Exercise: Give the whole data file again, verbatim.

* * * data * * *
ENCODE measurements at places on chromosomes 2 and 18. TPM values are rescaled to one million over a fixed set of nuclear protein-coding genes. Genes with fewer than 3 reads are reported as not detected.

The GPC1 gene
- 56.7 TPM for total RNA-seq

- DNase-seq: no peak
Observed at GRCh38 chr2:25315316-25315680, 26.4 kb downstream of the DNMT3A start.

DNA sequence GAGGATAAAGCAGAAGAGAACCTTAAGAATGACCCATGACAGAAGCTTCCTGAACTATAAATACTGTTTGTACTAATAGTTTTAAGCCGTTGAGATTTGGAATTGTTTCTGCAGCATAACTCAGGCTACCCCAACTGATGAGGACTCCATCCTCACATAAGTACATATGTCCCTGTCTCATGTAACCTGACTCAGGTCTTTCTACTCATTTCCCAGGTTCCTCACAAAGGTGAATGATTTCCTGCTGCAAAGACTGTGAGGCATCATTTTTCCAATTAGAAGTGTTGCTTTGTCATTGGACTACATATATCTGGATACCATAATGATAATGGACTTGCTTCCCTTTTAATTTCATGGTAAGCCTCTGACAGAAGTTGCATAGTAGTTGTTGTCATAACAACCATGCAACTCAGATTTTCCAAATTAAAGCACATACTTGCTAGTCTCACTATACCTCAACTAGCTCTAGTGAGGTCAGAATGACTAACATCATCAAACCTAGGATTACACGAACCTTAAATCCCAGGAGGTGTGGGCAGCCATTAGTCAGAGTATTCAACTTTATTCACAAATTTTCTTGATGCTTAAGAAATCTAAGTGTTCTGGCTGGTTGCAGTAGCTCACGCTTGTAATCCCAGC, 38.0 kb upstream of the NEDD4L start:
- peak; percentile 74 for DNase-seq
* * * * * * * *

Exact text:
ENCODE measurements at places on chromosomes 2 and 18. TPM values are rescaled to one million over a fixed set of nuclear protein-coding genes. Genes with fewer than 3 reads are reported as not detected.

The GPC1 gene
- 56.7 TPM for total RNA-seq

- DNase-seq: no peak
Observed at GRCh38 chr2:25315316-25315680, 26.4 kb downstream of the DNMT3A start.

DNA sequence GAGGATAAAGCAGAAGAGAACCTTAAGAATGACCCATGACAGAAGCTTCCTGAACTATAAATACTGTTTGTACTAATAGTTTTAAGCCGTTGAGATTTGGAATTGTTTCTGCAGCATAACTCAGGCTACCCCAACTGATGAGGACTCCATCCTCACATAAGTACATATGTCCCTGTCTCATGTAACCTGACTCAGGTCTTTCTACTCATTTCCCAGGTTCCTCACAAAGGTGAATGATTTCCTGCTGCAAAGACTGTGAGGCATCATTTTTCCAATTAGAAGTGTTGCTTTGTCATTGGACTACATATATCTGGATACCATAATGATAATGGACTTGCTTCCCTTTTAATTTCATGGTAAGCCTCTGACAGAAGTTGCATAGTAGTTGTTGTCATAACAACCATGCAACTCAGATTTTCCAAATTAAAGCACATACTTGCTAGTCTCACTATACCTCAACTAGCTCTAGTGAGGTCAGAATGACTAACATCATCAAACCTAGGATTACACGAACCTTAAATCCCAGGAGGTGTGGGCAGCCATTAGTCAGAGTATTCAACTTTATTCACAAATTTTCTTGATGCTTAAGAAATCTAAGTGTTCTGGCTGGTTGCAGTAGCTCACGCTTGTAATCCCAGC, 38.0 kb upstream of the NEDD4L start:
- peak; percentile 74 for DNase-seq